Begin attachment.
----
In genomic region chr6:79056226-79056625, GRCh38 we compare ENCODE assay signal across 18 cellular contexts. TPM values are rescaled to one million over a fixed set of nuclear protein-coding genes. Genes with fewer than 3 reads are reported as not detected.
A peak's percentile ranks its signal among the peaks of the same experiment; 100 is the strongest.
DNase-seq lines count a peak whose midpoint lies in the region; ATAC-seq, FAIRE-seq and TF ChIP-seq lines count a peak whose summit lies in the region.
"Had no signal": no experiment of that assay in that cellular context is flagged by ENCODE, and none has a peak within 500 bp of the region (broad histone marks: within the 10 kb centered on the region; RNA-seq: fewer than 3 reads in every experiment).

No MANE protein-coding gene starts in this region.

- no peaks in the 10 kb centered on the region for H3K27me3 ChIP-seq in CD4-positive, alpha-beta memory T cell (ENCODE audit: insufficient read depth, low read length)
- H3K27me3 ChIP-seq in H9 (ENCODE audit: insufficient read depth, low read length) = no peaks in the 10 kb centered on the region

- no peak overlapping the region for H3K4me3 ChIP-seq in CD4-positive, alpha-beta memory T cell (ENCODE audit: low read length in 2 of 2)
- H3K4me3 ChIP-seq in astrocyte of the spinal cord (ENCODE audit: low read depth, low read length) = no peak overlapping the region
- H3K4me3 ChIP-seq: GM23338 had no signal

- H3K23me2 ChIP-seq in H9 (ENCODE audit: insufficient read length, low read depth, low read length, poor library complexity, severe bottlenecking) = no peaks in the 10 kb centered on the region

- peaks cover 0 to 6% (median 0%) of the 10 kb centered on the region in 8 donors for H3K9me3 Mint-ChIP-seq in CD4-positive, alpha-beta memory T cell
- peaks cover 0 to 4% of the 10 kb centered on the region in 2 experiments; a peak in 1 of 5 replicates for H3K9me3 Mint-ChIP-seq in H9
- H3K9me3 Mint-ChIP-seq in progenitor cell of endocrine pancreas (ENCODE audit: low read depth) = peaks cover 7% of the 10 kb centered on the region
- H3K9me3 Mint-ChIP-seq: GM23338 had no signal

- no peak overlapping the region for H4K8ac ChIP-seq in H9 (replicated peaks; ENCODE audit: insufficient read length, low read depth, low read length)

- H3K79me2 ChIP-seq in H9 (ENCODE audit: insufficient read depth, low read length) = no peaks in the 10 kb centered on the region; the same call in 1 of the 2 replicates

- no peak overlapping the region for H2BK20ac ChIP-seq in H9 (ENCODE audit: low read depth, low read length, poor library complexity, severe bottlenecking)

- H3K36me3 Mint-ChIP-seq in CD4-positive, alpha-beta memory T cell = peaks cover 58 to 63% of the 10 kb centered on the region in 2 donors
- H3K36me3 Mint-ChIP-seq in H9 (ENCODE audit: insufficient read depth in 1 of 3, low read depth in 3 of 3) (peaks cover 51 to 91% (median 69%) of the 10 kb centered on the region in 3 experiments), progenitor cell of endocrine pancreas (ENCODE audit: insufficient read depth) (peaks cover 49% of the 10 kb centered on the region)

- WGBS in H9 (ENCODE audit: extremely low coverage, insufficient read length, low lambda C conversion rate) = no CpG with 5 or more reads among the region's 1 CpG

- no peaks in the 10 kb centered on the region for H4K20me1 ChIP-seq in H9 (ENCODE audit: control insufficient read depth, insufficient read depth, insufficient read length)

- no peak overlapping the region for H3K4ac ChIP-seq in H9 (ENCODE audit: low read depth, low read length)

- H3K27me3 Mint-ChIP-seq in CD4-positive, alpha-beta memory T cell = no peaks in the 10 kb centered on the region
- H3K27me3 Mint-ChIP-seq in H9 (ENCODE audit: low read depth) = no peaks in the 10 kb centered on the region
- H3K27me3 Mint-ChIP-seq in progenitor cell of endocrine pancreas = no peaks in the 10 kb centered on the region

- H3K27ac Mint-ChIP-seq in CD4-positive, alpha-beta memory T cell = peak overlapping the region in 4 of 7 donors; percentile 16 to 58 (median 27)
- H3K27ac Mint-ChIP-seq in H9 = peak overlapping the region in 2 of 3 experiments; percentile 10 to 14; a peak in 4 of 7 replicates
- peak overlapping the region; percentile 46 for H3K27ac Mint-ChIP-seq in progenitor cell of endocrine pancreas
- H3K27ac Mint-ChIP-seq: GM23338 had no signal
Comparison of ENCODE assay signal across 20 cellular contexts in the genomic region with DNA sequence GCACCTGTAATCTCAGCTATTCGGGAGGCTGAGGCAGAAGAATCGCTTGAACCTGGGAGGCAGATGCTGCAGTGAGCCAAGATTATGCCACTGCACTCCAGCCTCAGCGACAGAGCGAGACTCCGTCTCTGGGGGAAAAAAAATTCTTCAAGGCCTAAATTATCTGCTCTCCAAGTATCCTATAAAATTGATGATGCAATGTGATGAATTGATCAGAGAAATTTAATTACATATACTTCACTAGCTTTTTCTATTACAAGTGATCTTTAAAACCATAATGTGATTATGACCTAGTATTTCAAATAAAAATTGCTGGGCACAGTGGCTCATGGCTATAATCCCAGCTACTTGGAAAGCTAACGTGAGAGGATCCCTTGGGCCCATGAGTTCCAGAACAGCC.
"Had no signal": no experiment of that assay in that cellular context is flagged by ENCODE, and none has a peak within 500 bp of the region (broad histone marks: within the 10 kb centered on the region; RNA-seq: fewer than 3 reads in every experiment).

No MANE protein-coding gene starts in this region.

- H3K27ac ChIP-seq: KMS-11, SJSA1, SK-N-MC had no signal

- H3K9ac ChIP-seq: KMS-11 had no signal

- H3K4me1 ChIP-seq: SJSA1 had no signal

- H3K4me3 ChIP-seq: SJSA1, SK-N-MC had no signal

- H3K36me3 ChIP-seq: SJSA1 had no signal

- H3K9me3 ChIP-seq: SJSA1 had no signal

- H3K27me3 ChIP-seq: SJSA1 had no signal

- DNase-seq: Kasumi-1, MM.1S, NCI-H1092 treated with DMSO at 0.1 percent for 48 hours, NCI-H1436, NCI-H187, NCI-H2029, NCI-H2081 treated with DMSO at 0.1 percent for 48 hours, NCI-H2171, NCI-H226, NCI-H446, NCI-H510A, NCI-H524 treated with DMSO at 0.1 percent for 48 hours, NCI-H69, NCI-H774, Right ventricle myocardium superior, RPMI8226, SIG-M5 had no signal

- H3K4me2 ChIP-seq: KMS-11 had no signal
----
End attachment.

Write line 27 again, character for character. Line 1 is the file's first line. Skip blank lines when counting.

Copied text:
- H3K27ac Mint-ChIP-seq in CD4-positive, alpha-beta memory T cell = peak overlapping the region in 4 of 7 donors; percentile 16 to 58 (median 27)